Pressman Toy Mancala Board Game, Folding Set
Mancala - Real Wood Folding Set
Place 4 stones in each small bowl. Do not place stones in the mancalas. Set aside any extra stones (you will not use these). Place the board between the players, with the mancalas on the left and right. To play, use the general rules plus one of the other sets of rules.
Collect the most stones in your mancala (mancalas are the large bowls at each end of the board).
Each player "owns" the mancala on his right and the six small bowls closest to him (see Diagram 1). Player 1 starts by scooping up all the stones from one of his small bowls (players may never start from a mancala or from the opponent's six bowls).
Player 1 drops one stone into the next bowl on the right, one stone into the second bowl on the right, continuing around the board (counterclockwise) until he has no more stones in his hand.
If Player 1 reaches his own mancala, he drops a stone into it. Players do not drop stones into their opponents' mancalas, they skip them and continue dropping stones, one at a time, from their hand until they run out of stones. Players take turns moving. At the end of the game, players count the stones in their mancalas - the player with the most stones wins.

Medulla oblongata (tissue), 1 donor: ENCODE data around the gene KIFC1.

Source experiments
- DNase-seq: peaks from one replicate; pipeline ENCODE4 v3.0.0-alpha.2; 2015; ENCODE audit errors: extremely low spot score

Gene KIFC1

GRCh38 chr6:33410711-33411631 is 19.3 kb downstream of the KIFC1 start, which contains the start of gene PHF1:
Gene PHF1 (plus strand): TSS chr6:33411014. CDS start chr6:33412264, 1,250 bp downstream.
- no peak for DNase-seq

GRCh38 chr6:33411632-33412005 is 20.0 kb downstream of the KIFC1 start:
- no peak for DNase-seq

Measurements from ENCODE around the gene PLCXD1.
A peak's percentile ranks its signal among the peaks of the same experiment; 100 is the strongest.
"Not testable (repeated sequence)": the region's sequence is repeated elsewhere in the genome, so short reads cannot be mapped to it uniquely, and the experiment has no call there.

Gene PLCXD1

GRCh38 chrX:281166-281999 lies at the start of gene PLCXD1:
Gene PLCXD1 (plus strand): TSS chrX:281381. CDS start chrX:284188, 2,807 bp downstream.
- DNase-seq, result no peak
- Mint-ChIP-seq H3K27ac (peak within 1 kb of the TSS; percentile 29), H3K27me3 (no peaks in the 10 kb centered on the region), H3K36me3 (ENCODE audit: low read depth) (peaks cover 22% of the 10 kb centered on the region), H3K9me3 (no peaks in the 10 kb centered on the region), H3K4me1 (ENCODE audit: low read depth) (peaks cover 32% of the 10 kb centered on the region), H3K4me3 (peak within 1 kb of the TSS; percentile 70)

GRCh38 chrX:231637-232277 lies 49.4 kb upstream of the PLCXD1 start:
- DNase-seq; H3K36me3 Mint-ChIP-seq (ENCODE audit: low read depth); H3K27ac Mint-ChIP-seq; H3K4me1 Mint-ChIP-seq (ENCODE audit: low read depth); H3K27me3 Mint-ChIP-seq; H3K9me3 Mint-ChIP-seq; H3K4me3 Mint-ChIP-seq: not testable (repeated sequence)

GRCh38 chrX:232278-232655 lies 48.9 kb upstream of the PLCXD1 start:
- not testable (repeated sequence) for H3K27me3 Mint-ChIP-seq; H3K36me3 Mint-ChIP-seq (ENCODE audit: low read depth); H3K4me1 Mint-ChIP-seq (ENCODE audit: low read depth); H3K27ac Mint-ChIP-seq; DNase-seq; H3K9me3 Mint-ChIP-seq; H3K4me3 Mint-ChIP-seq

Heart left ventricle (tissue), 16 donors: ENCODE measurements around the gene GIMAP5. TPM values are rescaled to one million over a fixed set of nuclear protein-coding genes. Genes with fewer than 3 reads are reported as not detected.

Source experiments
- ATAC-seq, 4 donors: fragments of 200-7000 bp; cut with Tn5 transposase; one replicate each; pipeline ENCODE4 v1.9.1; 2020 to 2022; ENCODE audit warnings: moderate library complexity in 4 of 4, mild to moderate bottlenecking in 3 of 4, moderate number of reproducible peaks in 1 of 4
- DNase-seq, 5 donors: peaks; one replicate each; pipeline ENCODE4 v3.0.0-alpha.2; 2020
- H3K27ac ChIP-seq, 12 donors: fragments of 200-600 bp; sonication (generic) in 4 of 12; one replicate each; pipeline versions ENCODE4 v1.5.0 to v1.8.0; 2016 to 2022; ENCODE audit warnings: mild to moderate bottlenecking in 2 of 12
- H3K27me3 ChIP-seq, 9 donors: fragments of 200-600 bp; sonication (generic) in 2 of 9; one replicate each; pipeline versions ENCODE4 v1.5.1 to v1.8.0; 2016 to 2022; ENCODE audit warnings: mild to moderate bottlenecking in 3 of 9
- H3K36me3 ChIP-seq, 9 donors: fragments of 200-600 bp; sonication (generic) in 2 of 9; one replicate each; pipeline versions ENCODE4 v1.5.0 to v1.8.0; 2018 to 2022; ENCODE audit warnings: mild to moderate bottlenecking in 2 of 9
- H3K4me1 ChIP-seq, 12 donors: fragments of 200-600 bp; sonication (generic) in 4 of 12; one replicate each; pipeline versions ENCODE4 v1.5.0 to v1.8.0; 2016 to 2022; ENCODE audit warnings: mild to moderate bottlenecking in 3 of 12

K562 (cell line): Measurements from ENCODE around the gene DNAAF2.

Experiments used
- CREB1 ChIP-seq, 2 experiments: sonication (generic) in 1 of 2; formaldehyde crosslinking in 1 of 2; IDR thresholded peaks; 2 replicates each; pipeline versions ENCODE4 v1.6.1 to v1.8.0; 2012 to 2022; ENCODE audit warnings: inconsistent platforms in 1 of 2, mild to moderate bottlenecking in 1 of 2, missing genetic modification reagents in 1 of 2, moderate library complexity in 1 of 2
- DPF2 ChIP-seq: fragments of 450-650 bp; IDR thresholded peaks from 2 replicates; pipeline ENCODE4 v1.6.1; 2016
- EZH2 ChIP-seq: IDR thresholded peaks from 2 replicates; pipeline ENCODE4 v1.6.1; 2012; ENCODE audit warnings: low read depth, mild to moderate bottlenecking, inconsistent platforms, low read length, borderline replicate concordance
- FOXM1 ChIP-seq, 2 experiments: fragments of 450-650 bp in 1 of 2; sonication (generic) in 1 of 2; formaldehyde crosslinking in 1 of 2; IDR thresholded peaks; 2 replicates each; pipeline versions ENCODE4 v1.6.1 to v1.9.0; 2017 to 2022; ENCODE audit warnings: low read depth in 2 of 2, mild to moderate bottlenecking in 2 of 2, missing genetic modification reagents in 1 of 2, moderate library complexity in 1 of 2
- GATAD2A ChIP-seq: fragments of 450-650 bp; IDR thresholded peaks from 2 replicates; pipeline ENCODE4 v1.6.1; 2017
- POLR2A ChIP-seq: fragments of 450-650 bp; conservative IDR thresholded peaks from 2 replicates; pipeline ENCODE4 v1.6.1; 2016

If a player drops the last stone from his hand into his mancala, he gets to move again. If a player drops the last stone into one of the empty bowls on his side of the board, he takes that stone, plus all the stones in the opponent's bowl directly across from his bowl and places them in his mancala.
The game ends when one player no longer has stones in his small bowls. The other player (who still has stones on his side) places all remaining stones into his own mancala (it is not necessarily an advantage to be the first player to empty the six bowls).
Players may choose to move either to the right or to the left on each turn. Players may never start from a bowl with only one stone.
Note: I cannot answer questions about this game! The Ethiopian Rules seem popular but don't ask me!
When a player drops the last stone from his hand into a bowl on either side of the board that is not empty and does not now (after dropping the stone) have 4 stones, that player picks up all the stones from the last bowl a stone was dropped into and continues play. A player's turn is over when he drops the last stone from his hand into: 1. a mancala; 2. an empty bowl; or 3. a bowl that now (after dropping the stone) has 4 stones.
Any time during a move that a bowl has 4 stones, regardless of who dropped the fourth stone into the bowl, the player who owns that bowl puts these stones into his own mancala (in 3. above, the player puts these stones into his mancala before ending his turn).
For example, while Player 1 is dropping stones into the small bowls on Player 2's side, he drops a stone into a bowl that already has 3 stones. Player 2 picks up the 4 stones and puts them into his own mancala. The game ends when one player cannot move (no stones remain in that player's six bowls). The remaining stones on the other player's side are not placed in a mancala, and are not counted in determining a winner.